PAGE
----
- People have also made comments when I do show any sort of indication that I’m gay (whether by wearing a t-shirt, pin, Pride sunglasses, rainbow bracelet, “I’m Gay” forehead tattoo, etc), that I am being too gay and don’t have to “announce” it to everyone. I never got told that I was too straight for wearing wedding rings prior to 2015. I never told a Christian person they were “too Christian” for wearing a cross necklace, “too Republican” for wearing a Trump shirt, or “too high” for eating all of my pizza, wearing sunglasses indoors at night, and trying to disguise their scent with Febreeze. Apparently, though, signaling I’m gay in any way is just “too gay” for some to handle. I can only default to my favorite quote from Lil Nas X who so wisely tweeted, “I become 10% gayer every time I read a ‘we get it, you’re gay’ comment.” (Puts new LGBTQ book in shopping cart.)
- Speaking of mentioning partners… for me, mentioning my boyfriend or husband was never EVER followed up with, “whatever you do behind closed doors is none of my business” (aka one of the most passive-aggressive homophobic comments out there). This phrase is so problematic because…
- I constantly find that same-sex relationships are reduced to the act of sex, rather than acknowledging the loving soul connection between people. When I get asked questions about my relationship by people nowadays, they’re mostly about sex. When people say “I could never do that” in regards to my relationship, they’re referring to sex. My hetero relationship was never sexualized in this way; we were seen as supporting complements to each other, building a healthy family structure to further humanity. But when I fall completely in love with a woman… must be sex.
- Regarding families, people never express concern when they view me as a single mother of two kids. However, they suddenly become worried for my children when they realize we are a two-woman household, as if being single (in their minds) holds out hope that there could be a male influence in my children’s lives whereas a two-woman household creates a femme fortress that blocks all testosterone from entering their lives. Bless them.
- Lastly, I get people who like to remind me that I wouldn’t receive these hurtful comments if I didn’t “put myself out there” so much. My identity is okay… just as long as I hide it from the fear-filled people who might hurt me. This is straight-up victim-blaming. I did not earn hurtful comments because I “put myself out there” holding hands with the person I love. I did not deserve hate-filled commentary because I “put myself out there” by changing my Facebook profile to a picture of Jen and me. When you are in a heterosexual relationship, there is no such thing as being “too out there.” When you are gay, apparently any out is “too out” for some and it’s our problem, not theirs.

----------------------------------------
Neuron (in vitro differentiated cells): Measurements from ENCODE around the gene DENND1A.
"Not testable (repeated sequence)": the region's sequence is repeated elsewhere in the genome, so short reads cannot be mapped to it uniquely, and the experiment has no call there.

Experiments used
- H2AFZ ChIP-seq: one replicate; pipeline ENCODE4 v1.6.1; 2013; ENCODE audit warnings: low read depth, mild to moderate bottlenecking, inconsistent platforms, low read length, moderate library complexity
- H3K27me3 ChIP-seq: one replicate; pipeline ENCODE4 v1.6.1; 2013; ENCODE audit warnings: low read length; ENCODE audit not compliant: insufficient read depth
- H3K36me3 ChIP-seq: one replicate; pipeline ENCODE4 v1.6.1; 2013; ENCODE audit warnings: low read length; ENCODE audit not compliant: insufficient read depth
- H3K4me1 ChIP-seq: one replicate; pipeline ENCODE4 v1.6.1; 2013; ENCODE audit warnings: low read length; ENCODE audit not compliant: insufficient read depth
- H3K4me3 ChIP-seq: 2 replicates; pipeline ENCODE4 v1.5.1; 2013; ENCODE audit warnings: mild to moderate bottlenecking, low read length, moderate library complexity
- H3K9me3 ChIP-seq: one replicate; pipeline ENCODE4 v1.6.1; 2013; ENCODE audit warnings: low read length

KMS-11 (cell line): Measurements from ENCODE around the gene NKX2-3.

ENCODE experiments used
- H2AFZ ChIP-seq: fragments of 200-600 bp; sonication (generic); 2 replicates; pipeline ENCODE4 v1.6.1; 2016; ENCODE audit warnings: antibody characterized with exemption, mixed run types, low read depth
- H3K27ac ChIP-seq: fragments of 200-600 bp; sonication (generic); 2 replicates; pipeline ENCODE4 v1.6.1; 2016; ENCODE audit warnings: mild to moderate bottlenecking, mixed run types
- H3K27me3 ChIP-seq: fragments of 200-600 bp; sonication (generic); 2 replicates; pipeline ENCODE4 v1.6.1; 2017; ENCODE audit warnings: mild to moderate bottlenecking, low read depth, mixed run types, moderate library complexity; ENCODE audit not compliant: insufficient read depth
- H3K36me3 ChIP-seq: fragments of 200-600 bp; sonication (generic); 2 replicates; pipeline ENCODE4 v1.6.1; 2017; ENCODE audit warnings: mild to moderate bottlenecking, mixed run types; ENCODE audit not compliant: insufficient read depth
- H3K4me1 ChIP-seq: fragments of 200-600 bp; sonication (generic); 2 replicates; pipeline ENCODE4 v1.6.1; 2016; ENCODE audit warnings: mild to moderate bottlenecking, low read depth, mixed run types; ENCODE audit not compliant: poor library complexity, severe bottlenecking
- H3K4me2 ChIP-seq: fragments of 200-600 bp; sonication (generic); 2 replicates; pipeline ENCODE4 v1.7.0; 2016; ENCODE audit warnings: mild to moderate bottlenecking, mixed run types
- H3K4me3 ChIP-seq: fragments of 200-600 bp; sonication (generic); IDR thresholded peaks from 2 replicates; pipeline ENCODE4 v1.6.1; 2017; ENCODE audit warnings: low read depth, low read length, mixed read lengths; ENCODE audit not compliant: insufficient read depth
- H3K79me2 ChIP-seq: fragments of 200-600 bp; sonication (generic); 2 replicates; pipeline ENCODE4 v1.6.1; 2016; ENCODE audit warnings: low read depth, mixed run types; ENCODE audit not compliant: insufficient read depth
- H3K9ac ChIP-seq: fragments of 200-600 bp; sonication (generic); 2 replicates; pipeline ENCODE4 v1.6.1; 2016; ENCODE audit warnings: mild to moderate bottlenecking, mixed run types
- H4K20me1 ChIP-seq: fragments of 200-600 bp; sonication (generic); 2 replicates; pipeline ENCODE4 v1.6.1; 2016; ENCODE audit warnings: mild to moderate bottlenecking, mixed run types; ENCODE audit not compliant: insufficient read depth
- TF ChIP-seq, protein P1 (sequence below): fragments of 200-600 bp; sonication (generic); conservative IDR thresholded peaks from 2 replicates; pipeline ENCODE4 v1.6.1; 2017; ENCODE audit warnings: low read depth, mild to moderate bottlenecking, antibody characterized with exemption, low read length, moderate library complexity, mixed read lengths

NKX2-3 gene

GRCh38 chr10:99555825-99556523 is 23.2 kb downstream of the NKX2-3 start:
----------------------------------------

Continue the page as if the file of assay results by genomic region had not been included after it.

The Whiny Baby Gay
I know. I’ve heard it before. “Stop whining, Jill.” “It’s not that bad.” “You go looking for trouble.” And you know what? They’re right in a way. For me, it’s not that bad. I still go about my daily life and most of the time things are absolutely fine.
But I also come from the privileged place of knowing what it’s like to live in today’s world in both a heterosexual and homosexual relationship. In my hetero life, my same-sex couple friends rarely, if ever, shared the ways they were often hurt. Because many of them had been out for over a decade or more, they were used to hiding themselves and their relationships for their own safety. I believe it’s the reason that some of them are far less vocal than this new, loudly-crying army of baby gays that have come on to the scene in the past two years or so. We now see these injustices first-hand and we are not okay with it.
And I’d be remiss if I didn’t mention that the above comments are just the duck-covered tip of the iceberg. 2021 is one of the worst years in recent history for anti-LGBTQ legislation in the US. 2020 was the most violent year on record for trans and gender non-conforming people in the US according to the HRC. It’s been 23 years since Matthew Shepard was beaten and left for dead in Wyoming and yet the “LGBTQ+ panic” or “gay/trans panic” defense is still allowable in court in 38 US states. A 2017 study found that LGBTQ+ people are four times as likely to be a victim of violent crime than non-LGBTQ+ people.
So... maybe can we stop telling members of the LGBTQ+ community or their allies that "it's not that bad" when they share the things they say hurt them?
All You Need is Love
I didn’t feel like I could speak out and stand up for the LGBTQ+ community before I came out. I had too much fear that if I, as a straight-appearing person, supported the gays, people would assume that I was gay too. I had a lot of internalized homophobia. I still see this now in people, sometimes as support for my work that comes through in heartfelt private messages from individuals expressing their discomfort that showing public support might make people assume things about them personally. People are still scared to be LGBTQ+ or have people think they might possibly be LGBTQ+ when they’re not.
I have a responsibility now to stand up for myself, my partner, my community, and future generations. When we are willing to learn, we can love better. When we have these conversations, we can become stronger allies and supporters. When we give grace to each other to make mistakes, to misspeak but with a commitment to grow, the world becomes more tolerant. At least, I ducking hope so!